Resistance of native oak to recurrent drought conditions simulating predicted climatic changes in the Mediterranean region
Self archived versionfinal draft
MetadataShow full item record
CitationSaunier, A. Ormeño, E. Havaux, M. Wortham, H. Ksas, B. Temime-Roussel, B. Blande, JD. Lecareux, C. Mévy, JP. Bousquet-Mélou, A. Gauquelin, T. Fernandez, C. (2018). Resistance of native oak to recurrent drought conditions simulating predicted climatic changes in the Mediterranean region. Plant, Cell and Environment, [Epub ahead of print 19 July 2018], 10.1111/pce.13331.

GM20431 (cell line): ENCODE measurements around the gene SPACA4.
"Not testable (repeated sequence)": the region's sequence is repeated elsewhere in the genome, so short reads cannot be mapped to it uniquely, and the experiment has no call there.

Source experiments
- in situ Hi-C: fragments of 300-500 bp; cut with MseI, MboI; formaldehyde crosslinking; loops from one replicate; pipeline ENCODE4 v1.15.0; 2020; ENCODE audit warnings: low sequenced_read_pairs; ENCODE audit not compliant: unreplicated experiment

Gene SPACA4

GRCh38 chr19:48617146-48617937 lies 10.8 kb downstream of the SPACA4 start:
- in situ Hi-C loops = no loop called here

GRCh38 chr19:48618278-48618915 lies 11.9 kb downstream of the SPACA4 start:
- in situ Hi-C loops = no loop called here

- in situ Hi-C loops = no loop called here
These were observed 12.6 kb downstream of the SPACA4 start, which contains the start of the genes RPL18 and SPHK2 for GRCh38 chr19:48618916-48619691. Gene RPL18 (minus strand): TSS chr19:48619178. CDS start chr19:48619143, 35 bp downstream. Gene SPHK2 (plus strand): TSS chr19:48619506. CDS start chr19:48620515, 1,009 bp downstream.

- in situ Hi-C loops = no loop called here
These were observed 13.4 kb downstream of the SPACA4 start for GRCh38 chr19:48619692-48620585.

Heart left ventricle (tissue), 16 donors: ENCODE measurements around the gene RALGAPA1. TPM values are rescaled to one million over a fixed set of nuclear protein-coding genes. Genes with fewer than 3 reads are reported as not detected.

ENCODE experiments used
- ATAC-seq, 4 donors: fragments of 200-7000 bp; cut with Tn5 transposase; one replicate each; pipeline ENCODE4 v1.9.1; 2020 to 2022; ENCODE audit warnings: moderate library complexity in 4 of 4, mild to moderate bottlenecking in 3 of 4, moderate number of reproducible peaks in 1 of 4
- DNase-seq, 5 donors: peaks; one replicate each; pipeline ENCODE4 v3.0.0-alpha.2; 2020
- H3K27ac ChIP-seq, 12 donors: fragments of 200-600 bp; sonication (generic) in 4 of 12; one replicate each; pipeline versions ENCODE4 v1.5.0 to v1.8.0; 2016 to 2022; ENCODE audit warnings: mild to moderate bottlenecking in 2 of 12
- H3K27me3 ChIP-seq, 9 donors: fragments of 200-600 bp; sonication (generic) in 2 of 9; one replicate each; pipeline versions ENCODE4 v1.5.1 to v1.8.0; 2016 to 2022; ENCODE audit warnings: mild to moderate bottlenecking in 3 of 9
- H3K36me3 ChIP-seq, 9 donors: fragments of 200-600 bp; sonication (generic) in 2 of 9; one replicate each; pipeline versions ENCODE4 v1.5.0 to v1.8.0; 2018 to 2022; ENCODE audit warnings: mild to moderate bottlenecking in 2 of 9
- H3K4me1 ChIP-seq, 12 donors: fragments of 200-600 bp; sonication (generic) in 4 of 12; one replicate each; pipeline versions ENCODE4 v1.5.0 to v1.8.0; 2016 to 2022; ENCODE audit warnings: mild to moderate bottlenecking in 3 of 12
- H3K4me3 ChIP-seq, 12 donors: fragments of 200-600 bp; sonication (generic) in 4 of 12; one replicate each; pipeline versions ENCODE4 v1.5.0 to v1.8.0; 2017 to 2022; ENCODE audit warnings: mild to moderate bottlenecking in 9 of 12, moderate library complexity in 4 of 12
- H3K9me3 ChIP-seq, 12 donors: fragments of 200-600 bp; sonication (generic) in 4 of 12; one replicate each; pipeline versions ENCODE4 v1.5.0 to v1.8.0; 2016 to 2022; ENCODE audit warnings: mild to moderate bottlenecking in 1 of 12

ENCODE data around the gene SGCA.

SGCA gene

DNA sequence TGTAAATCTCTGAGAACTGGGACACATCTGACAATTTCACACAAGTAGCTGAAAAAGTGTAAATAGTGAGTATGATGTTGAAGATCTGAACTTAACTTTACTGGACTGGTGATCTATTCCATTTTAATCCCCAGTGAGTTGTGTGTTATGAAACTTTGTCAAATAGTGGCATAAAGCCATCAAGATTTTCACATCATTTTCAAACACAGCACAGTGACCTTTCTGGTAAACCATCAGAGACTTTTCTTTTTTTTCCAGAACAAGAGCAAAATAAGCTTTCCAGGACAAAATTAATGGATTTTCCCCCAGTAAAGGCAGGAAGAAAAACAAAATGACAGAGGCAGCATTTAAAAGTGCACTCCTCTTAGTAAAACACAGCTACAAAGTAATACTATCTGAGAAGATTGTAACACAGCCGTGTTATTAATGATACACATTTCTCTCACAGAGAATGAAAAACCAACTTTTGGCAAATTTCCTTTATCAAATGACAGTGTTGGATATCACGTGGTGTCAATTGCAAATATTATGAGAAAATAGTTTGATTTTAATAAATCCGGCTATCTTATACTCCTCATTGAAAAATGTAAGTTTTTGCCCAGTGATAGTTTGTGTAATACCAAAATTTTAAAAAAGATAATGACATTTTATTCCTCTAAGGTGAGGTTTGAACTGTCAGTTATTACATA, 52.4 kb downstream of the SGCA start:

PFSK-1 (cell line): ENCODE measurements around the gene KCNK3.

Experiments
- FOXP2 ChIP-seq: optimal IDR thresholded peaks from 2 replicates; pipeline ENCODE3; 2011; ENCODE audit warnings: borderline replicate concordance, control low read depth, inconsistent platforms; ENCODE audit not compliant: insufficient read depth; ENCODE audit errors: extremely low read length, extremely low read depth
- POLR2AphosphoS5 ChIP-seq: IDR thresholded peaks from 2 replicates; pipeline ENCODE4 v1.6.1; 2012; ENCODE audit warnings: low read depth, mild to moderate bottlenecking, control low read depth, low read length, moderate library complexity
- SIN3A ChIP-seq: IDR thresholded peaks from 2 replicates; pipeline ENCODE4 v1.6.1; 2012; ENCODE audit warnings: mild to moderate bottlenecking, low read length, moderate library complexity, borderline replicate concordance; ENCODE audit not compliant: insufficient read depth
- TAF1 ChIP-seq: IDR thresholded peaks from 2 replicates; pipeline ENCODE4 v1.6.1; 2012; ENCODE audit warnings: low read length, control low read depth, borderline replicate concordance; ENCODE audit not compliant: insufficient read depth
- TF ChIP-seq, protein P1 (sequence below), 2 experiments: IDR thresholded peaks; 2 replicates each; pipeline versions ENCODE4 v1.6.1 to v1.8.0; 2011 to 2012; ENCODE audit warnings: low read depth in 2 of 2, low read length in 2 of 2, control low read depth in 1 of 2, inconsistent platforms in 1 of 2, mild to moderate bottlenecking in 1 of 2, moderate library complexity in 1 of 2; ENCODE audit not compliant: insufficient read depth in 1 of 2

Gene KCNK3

The capacity of a Quercus pubescens forest to resist recurrent drought was assessed on an in situ experimental platform through the measurement of a large set of traits (ecophysiological and metabolic) studied under natural drought (ND) and amplified drought (AD) induced by partial rain exclusion. This study was performed during the third and fourth years of AD, which correspond to conditions of moderate AD in 2014 and harsher AD in 2015, respectively. Although water potential (Ψ) and net photosynthesis (Pn) were noticeably reduced under AD in 2015 compared to ND, trees showed similar growth and no oxidative stress. The absence of oxidative damage could be due to a strong accumulation of α‐tocopherol, suggesting that this compound is a major component of the Q. pubescens antioxidant system. Other antioxidants were rather stable under AD in 2014, but slight changes started to be observed in 2015 (carotenoids and isoprene) due to harsher conditions. Our results indicate that Q. pubescens could be able to cope with AD, for at least 4 years, likely due to its antioxidant system. However, growth decrease was observed during the fifth year (2016) of AD, suggesting that this resistance could be threatened over longer periods of recurrent drought.